Choice or chance? UM limits disputed
On November 8, 2012, Wanda Morgan was injured in a motor vehicle collision caused by Dwain Mims. Morgan alleged that she had suffered damages totaling more than $100,000 to date, and her husband Victor asserted a claim for loss of consortium. Mims was covered under an automobile policy that had a liability limit of $25,000 per person. In response to a demand from the Morgans, Mims’s insurer tendered a check for $25,000.
The Morgans were covered under an automobile policy issued by GEICO that had a liability limit of $100,000 per person. The policy also included UM coverage. The Morgans demanded $100,000 in UM coverage from GEICO under their policy. GEICO tendered a check for $25,000, which it alleged was the per-person limit of the Morgans’ UM coverage.
The Morgans filed a personal injury action against Mims, and they served GEICO as their UM carrier. GEICO answered and counterclaimed for a declaratory judgment that the Morgans’ UM coverage was limited to $25,000. GEICO then filed a motion for summary judgment. The court denied GEICO’s motion and ruling, stating that as a matter of law the Morgans’ policy provided UM coverage with a limit of $100,000 per person. GEICO appealed.
On appeal, GEICO argued that the relevant undisputed facts and applicable law showed that the Morgans’ UM coverage was limited to $25,000 per person and that the trial court erred by ruling otherwise.
According to the appellate court, the record showed that the Morgans first purchased the policy in 1986. In 1991, they completed an optional coverages selection form provided by GEICO, indicating their wish to include UM coverage in the policy. The form listed several available UM coverage options, and the Morgans checked a box designating the amount of coverage they wanted. In 1992, they discontinued that coverage and completed another selection form, indicating that they rejected UM coverage “entirely.” In February 2000, and again in January 2003, the Morgans completed additional selection forms confirming that GEICO had offered them UM coverage at various limits, but they had rejected any coverage.
In August 2003, the Morgans made several changes to their policy, including adding back UM coverage. They did not complete an optional coverage selection form in connection with the addition of UM coverage. GEICO had no record of the Morgans’ 2003 request for UM coverage, but GEICO believed it “was probably by telephone,” although it “could have been by Internet.” The Morgans submitted affidavits stating that when they added UM coverage, GEICO did not explain to them, “verbally or otherwise,” that they could select coverage in an amount equal to their policy’s liability limits. GEICO renewed the policy every six months thereafter, and the Morgans completed no selection forms in connection with these renewals. The declarations page of the policy in effect at the time of Wanda Morgan’s accident indicated that the policy provided UM coverage with a limit of $25,000 per person.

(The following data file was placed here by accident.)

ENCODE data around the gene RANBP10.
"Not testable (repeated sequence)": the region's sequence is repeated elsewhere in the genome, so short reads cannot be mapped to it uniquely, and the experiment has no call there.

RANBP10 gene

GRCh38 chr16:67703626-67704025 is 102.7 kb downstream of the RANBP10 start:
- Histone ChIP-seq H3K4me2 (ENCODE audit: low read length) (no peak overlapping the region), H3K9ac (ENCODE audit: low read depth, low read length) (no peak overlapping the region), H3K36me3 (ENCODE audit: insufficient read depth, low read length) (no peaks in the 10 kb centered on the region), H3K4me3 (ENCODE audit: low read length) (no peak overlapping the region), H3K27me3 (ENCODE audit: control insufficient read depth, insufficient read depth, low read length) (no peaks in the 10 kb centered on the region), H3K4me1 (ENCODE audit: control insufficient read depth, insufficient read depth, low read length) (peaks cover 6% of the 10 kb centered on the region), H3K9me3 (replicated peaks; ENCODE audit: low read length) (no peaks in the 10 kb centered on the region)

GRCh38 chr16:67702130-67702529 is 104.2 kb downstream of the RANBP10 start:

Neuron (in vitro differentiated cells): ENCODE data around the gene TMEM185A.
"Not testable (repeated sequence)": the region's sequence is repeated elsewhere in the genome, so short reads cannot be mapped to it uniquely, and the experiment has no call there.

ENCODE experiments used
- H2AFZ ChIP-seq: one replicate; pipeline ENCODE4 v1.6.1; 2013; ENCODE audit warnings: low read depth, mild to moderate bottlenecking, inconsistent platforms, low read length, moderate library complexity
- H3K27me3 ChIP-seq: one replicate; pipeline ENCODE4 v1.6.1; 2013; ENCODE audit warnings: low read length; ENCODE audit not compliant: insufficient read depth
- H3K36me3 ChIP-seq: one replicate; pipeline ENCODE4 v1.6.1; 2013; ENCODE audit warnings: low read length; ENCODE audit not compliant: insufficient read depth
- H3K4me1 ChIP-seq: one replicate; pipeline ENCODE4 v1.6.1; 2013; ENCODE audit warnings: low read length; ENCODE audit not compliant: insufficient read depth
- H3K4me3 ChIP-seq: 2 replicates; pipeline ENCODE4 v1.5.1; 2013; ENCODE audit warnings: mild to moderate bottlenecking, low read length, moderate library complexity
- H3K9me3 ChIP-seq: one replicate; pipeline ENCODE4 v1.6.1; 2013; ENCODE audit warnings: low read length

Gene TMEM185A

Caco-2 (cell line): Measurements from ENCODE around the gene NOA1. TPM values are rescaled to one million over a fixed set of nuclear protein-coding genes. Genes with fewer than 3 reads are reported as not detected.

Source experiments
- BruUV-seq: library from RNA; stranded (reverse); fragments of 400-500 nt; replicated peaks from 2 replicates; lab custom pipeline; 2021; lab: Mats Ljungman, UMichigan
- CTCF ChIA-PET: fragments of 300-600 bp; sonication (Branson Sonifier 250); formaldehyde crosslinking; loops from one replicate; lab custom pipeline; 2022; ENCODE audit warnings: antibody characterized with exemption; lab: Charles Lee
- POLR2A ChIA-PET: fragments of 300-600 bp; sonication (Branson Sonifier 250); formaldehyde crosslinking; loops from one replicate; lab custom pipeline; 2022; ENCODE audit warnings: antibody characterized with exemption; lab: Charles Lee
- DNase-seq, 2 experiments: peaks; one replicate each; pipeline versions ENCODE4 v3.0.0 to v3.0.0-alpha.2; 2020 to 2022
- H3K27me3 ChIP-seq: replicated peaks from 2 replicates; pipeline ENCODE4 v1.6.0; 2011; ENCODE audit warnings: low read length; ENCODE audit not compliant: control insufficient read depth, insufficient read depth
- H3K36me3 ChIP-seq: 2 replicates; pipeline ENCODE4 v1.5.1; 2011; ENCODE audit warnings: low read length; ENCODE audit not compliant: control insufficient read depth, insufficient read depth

The appellate court considered the question of whether the Morgans affirmatively chose a $25,000 limit when they requested UM coverage in 2003.
GEICO contended that the Morgans admitted that they chose the statutory minimum. In a Request for Admissions, GEICO asked the Morgans to admit the following: “On the posting date of August 4, 2003, and for an effective date of August 17, 2003, the Morgans effected a number of changes in their policy, including … uninsured motorist coverage was added in the statutory minimum coverage amounts of $25,000/$50,000/$25,000.” The Morgans responded, “Admitted.” According to GEICO, that admission conclusively settled any dispute regarding the amount of coverage.
GEICO’s next request asked the Morgans to admit that, in effecting the changes described in the previous request, the Morgans “affirmatively chose uninsured motorist coverage limits in an amount less than the limits of liability coverage” under the policy. The Morgans responded: “Denied.” Similarly, in another request, GEICO asked the Morgans to admit that in August 2003 they affirmatively chose to add UM coverage in minimum limits to their policy. The Morgans responded:
“Denied. In August of 2003, Plaintiffs added uninsured motorist coverage to their policy, but were not given the option of adding it in an amount equal to the $100,000.00 liability policy limits. As such, Plaintiffs did not “affirmatively choose” to add uninsured motorist insurance coverage (in minimum limits of $25,000.00 per person for bodily injury and/or death).”
The court stated that there was no evidence that the Morgans affirmatively chose a UM limit lower than the default amount. Accordingly, the trial court did not err by construing the policy to provide UM coverage in an amount equal to the policy’s bodily injury liability coverage.